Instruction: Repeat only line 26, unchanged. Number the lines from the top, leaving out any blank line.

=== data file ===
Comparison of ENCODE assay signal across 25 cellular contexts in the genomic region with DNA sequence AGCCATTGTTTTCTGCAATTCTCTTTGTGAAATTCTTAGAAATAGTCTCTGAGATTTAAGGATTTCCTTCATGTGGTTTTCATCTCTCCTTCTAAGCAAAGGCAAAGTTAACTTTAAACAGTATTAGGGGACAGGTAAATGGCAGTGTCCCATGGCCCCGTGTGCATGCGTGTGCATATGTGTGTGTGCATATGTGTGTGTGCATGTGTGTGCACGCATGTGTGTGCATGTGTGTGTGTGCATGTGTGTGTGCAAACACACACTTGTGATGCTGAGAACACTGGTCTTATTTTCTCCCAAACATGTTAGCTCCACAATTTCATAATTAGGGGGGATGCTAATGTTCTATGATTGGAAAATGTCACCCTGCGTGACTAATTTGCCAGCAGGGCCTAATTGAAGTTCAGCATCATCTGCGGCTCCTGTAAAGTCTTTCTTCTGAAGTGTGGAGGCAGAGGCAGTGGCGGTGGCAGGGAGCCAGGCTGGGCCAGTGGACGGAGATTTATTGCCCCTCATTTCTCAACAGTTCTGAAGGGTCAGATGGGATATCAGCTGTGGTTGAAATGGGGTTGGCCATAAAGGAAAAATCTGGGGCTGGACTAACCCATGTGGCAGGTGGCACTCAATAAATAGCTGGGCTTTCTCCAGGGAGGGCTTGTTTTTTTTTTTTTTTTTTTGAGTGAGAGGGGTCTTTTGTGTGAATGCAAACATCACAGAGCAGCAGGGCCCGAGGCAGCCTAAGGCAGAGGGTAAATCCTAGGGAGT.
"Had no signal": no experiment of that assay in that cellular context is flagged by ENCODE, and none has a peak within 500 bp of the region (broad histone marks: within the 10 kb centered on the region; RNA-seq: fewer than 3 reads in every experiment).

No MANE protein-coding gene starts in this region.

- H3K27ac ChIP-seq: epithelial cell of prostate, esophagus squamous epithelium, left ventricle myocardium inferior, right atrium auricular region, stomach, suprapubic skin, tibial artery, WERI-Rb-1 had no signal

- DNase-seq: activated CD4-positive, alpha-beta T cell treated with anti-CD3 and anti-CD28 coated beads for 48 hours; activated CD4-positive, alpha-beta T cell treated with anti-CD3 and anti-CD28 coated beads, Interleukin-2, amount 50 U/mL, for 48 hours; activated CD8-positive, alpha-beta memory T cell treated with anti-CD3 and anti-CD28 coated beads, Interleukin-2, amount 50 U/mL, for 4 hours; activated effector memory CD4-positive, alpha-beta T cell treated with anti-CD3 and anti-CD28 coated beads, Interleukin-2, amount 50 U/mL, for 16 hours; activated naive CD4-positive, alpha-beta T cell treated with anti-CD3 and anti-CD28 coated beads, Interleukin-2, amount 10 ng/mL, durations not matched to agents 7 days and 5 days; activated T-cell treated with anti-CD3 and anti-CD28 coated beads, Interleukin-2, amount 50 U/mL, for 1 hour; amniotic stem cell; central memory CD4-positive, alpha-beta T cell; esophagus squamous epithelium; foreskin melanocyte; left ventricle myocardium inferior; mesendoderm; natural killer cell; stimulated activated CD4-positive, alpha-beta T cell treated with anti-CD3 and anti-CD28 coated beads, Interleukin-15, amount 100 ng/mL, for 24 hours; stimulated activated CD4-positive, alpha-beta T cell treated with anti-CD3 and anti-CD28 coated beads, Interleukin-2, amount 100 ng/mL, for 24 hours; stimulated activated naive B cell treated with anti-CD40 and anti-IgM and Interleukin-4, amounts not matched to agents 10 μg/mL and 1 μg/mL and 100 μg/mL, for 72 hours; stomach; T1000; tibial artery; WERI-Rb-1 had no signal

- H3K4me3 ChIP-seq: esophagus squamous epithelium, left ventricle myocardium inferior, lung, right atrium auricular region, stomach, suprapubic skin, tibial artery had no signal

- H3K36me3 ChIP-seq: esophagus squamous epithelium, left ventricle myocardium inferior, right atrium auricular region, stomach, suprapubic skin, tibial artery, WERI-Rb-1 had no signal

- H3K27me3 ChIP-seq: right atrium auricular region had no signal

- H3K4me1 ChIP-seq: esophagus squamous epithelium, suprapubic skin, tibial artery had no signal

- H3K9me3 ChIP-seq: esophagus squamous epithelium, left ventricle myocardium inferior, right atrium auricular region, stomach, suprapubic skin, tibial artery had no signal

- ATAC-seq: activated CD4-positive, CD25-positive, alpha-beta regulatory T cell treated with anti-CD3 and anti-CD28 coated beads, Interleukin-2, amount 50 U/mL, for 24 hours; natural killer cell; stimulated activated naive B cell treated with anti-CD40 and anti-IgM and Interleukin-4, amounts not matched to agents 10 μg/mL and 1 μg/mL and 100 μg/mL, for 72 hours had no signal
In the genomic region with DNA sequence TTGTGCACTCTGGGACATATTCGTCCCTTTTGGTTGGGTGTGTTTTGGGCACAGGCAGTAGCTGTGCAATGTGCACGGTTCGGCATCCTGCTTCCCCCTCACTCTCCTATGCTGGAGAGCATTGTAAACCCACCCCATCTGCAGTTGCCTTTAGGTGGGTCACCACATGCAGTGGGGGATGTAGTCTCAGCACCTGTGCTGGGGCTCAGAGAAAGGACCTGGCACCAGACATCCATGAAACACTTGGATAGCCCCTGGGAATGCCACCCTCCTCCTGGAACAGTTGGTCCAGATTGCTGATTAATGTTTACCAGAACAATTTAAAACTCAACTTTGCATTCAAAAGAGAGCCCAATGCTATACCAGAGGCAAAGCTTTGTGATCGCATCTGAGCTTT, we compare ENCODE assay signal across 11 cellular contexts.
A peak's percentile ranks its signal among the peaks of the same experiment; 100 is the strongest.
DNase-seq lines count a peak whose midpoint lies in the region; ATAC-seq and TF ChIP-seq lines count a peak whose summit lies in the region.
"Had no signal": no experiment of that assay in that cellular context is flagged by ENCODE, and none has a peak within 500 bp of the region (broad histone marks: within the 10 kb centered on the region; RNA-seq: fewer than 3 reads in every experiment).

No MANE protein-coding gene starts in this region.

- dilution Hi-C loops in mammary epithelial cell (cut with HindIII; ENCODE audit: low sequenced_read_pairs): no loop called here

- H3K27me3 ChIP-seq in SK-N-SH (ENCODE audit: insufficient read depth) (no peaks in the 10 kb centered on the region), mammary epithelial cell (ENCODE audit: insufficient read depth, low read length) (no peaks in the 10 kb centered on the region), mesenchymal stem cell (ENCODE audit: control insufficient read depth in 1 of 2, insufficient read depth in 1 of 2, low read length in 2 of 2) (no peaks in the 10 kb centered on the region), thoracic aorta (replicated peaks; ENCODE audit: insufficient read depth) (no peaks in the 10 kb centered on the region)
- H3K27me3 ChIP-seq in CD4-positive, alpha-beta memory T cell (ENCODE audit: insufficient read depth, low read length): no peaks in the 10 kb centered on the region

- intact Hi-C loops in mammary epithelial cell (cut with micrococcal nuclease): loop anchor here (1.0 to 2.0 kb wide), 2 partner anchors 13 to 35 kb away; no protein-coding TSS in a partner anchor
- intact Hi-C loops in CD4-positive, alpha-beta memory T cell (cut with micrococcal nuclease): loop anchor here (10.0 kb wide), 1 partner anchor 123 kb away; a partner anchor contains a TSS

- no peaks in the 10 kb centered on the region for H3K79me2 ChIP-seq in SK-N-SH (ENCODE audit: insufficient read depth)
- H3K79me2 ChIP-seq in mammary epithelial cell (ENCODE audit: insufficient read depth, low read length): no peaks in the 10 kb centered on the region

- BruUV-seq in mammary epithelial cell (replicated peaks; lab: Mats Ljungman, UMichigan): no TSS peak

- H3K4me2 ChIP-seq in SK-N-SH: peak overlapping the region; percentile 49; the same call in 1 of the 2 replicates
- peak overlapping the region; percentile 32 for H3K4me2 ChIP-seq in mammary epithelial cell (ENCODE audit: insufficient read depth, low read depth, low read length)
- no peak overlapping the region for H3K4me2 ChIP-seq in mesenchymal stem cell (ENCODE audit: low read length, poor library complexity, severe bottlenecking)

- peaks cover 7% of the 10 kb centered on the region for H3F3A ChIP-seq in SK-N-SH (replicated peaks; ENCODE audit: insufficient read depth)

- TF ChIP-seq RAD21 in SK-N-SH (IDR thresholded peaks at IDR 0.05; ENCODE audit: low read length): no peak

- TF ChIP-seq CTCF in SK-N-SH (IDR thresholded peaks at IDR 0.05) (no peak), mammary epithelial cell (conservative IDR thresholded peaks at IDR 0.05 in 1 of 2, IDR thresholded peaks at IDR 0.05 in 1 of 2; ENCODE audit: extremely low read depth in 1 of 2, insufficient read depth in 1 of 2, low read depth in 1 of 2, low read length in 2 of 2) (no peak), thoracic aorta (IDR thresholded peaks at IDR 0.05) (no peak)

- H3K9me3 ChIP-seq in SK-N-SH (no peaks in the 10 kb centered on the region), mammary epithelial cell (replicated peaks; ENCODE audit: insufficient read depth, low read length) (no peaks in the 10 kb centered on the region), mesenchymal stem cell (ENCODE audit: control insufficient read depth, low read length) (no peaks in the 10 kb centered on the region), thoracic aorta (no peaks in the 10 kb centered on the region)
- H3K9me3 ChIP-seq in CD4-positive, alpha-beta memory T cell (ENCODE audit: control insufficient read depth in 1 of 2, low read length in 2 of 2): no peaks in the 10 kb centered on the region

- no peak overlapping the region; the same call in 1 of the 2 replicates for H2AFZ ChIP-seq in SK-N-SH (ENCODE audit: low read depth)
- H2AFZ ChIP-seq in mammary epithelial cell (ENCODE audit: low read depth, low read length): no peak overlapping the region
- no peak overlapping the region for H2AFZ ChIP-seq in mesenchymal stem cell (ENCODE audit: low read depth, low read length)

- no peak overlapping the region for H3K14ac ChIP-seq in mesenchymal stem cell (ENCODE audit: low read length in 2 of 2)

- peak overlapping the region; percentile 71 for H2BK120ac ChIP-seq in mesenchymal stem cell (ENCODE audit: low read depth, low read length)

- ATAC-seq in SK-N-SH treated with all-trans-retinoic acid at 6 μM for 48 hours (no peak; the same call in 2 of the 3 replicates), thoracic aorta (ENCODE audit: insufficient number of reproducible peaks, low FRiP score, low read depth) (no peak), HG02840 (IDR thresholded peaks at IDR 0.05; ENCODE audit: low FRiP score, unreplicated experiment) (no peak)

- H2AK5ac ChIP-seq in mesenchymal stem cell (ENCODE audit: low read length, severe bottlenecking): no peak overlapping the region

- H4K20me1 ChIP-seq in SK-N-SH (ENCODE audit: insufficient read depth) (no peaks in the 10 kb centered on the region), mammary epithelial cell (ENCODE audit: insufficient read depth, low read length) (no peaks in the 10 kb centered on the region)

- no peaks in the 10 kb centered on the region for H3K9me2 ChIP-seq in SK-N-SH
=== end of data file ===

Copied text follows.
- peak overlapping the region; percentile 32 for H3K4me2 ChIP-seq in mammary epithelial cell (ENCODE audit: insufficient read depth, low read depth, low read length)